Doubled Fatigue Strength of Box Welds by Using Low Transformation Temperature Welding Material
The low transformation temperature welding material is developed to improve the fatigue strength by introducing compressive residual stress around weld. The developed welding material which contains 10% chromium and 10% nickel, begins to transform from austenite to martensite at about 180°C and finishes it at room temperature. During the transformation, the weld metal expands. This expansion induces the compressive residual stress around the welded part of 20 mm thick JIS SM49O steel plate. The magnitude of welding residual stress is estimated to be about -100 MPa for the developed joint, while that is about 500 MPa for the conventional one. The stress ratio effect due to the compressive residual stress makes the fatigue strength doubled. The fatigue limit for conventional box welds is 65 MPa, while that for developed one is about 130 MPa.
KeywordsResidual Stress Weld Metal Fatigue Strength Compressive Residual Stress Tensile Residual Stress
Unable to display preview. Download preview PDF.
- 1.W.W.Sanders, A.T.Derecho,and W.H.Munse, Effect of External Geometry on Fatigue Behavior of Welded Joints, Welding Journal 44:49s(1965).Google Scholar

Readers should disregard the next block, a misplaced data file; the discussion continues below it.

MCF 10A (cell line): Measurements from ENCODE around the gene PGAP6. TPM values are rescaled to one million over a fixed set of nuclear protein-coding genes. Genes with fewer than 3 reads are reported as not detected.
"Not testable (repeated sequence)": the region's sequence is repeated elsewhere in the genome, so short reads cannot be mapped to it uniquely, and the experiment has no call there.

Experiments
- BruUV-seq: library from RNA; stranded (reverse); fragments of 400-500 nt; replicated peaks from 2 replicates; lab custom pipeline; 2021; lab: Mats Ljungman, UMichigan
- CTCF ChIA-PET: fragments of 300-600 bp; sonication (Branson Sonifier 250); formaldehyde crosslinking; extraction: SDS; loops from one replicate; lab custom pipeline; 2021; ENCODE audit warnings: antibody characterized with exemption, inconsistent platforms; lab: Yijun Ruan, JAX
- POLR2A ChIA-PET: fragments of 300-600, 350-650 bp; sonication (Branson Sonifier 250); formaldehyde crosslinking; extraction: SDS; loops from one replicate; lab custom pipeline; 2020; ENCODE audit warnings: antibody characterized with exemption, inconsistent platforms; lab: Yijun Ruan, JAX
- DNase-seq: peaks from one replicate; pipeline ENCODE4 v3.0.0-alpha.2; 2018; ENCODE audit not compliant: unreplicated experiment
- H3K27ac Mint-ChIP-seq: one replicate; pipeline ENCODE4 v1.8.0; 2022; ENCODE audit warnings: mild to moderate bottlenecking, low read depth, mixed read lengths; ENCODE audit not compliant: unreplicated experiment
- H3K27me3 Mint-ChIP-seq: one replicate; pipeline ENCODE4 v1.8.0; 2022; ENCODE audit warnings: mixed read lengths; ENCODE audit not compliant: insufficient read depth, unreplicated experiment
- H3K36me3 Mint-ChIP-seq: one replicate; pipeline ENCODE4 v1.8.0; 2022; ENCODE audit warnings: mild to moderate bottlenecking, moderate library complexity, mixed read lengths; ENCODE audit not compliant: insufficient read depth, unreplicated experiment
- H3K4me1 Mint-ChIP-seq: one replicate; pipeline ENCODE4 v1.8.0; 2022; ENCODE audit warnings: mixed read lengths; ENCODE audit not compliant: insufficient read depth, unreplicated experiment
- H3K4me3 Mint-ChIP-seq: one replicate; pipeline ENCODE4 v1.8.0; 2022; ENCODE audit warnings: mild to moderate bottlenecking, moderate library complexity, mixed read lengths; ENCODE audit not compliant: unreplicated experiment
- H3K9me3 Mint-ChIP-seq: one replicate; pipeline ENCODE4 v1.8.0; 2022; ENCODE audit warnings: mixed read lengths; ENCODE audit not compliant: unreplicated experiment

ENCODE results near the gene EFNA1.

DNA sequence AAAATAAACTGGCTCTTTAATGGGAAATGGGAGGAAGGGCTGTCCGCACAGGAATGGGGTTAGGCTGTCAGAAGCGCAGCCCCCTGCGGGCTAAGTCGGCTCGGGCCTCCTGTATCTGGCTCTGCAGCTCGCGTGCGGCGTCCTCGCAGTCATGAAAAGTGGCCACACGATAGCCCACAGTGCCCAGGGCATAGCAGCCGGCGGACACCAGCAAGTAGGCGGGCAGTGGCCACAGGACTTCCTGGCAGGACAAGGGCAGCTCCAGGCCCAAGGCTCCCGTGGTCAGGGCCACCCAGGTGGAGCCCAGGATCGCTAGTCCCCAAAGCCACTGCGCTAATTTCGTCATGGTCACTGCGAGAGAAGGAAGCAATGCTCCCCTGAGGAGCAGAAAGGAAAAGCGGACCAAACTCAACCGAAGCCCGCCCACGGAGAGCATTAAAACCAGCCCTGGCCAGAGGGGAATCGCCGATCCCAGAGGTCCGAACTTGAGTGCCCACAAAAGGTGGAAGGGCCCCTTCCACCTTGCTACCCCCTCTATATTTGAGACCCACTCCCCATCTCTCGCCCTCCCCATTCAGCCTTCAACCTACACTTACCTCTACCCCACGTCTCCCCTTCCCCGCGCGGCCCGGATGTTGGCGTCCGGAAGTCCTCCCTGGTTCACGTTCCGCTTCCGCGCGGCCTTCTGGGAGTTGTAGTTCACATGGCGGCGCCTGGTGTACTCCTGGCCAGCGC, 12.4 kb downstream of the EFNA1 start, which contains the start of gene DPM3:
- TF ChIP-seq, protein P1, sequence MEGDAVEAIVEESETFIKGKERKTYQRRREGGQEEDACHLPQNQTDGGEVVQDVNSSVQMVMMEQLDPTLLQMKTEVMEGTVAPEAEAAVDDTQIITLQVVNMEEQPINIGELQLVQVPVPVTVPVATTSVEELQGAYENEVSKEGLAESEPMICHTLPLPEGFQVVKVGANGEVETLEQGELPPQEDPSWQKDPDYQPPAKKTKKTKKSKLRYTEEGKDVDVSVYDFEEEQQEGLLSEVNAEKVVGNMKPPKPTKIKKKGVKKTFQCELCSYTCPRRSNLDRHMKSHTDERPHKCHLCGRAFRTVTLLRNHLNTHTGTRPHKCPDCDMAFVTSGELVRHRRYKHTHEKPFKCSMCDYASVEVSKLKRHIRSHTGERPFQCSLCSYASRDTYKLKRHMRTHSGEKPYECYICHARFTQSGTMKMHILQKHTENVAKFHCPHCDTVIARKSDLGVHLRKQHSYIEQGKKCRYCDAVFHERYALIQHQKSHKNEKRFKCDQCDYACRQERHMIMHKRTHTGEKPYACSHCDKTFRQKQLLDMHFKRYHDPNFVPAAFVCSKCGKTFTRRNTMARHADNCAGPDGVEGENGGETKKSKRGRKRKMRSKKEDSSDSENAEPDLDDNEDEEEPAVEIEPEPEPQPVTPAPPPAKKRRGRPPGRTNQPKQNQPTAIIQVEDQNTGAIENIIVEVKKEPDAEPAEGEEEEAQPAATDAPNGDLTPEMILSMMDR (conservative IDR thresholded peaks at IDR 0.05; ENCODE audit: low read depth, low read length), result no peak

- 2.J.W.Fisher, Fatigue Strength of Welded A514 Steel Beams, Proc. Conf. Fatigue Welded Structures 1, The Welding Institute, Abington, 135(1971).Google Scholar
- 3.A.Ohta, N.Suzuki,and Y.Maeda, Effect of Residual Stresses on Fatigue of Weldments, International Conference on Performance of Dynamically loaded Welded Structures, Welding Research Council, New York, 108(1997).Google Scholar
- 4.I.J.Polmear, Effect of Peening on the Fatigue Performance of Aluminum Alloy Fillet Welds, Mat. Forum 2:20(1979).Google Scholar
- 6.V.L.Trufiakov, P.P.Mikheev, Yu.F.Kudravstev and E.S.Stanukov,Ultrasonic Impact Treatment of Welded Joints, IIW Doc. XIII–1609–95,1(1995).Google Scholar